Accountant Ian Tongue
With the NHS and some private hospitals moving towards triggering the de-escalation clause to allow some private work and NHS elective surgery, Ian Tongue sets out key issues for independent practitioners to be ready for.
Income for all practitioners has taken a huge hit in the last few months and this will continue over the coming weeks.
New protocols to deal with patient consultations, investigations and procedures will mean fewer patients can be seen, investigated and operated on within the time span compared to pre-Covid-19 days.
This means less income unless fees are reassessed upwards.
The private hospitals, by way of the NHS block-booking of their facilities, effectively received a subsidy to assist them over the three-month period that, in most cases, saw little use of their facilities.
They will be acutely aware of the huge list of NHS patients needing treatment and will, no doubt, seek contracts to treat them for the NHS. This will provide an opportunity for additional private work – but at what rates?
Insured v self-pay
There will be a surge of patients wishing to use your services.
In the past, the health insurers wielded great power in restricting the level of fees that consultants could charge for consultations and procedures.
In the Covid-19 era, their power to restrict fees may be somewhat less, as their insured members are less attractive to both the private hospitals and consultants. The amount they are willing to pay will not reflect the supply and demand generated by Covid-19 and the additional cost of both theatre and consultants’ time.
Certainly, relatively new consultants who, for recognition purposes, had to limit fees will wish to look towards self-pay patients.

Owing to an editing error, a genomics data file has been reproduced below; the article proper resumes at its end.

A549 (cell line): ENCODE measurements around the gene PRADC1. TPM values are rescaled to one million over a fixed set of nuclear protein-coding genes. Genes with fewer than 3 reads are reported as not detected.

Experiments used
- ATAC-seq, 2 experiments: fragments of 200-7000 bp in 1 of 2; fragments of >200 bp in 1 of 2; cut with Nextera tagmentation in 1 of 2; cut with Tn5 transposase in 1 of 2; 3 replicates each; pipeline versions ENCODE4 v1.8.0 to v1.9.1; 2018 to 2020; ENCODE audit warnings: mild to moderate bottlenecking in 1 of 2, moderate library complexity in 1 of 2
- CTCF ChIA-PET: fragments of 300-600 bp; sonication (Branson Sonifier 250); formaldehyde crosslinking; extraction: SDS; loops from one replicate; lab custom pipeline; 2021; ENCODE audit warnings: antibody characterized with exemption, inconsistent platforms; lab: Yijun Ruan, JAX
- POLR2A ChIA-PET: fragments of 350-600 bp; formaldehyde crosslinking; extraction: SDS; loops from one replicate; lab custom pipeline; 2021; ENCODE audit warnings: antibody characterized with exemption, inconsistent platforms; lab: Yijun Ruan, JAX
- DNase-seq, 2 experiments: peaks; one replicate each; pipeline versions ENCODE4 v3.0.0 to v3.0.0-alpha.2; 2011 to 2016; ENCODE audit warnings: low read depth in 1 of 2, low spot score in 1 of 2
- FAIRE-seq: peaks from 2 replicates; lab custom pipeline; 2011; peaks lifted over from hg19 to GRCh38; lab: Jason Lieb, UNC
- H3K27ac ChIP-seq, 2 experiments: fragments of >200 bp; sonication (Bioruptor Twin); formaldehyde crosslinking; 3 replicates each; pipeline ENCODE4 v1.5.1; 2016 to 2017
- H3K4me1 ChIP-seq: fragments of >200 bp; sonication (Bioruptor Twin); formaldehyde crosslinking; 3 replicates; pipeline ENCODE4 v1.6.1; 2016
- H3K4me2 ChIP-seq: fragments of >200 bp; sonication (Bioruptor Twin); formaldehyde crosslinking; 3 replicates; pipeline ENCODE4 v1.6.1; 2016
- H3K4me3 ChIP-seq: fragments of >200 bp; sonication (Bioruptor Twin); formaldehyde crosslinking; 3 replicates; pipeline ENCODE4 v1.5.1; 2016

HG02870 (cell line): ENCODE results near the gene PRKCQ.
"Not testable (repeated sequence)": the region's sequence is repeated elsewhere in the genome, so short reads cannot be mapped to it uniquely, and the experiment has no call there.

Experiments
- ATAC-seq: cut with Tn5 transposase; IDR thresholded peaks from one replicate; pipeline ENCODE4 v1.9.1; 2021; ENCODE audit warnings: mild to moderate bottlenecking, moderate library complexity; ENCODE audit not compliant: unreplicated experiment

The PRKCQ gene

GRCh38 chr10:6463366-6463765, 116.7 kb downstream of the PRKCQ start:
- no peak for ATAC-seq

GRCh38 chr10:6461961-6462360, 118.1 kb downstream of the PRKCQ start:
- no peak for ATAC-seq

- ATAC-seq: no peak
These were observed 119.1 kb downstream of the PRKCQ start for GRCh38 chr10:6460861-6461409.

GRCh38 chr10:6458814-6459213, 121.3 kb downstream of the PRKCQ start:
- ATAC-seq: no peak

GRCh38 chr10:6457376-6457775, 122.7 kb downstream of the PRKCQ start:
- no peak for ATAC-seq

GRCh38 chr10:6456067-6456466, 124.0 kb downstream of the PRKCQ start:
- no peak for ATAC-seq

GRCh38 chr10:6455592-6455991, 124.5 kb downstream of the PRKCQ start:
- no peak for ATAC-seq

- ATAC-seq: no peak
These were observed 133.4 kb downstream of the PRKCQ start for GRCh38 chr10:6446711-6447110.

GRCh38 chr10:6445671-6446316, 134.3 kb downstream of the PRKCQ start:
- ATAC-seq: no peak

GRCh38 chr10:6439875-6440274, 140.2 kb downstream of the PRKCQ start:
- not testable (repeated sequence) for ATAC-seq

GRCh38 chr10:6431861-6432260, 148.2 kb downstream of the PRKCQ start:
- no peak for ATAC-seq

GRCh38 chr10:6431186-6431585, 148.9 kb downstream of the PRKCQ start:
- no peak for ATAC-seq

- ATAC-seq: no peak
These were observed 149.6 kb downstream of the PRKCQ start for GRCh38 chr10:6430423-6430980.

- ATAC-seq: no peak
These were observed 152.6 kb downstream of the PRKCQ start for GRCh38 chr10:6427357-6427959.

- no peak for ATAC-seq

The insurers’ business model and subscription charges for members will have to change.
Competition among consultants
You will be keen to start up again in private practice and hopefully attain similar levels of activity as pre-Covid-19. This may be difficult due to new protocols, as stated above, and fees may have to be reassessed upwards as a consequence.
Pressure will be placed on space for waiting areas and investigative equipment cleaned after use each time, with operating theatres similarly requiring cleaning particularly for aerosol-generating procedures.
Everyone will be keen to kick-start their private practices, but space and time will be rationed to begin with. This may be acutely felt if the hospital has contracted to deal with the backlog of NHS patients, so you may have to discuss these practicalities with colleagues and hospital management.
You may find that you are encouraged to discuss pricing with fellow colleagues and hospital management, but be careful not to fall foul of the Competition and Markets Authority (CMA), which penalises practices who are deemed to be non-competitive by dint of forming a cartel.
The largest expenses of any practice are staff, defence cover and premises. The Government has extended the furlough scheme to the end of October 2020 with the option to bringing staff back on a part-time basis. If needed, use this support.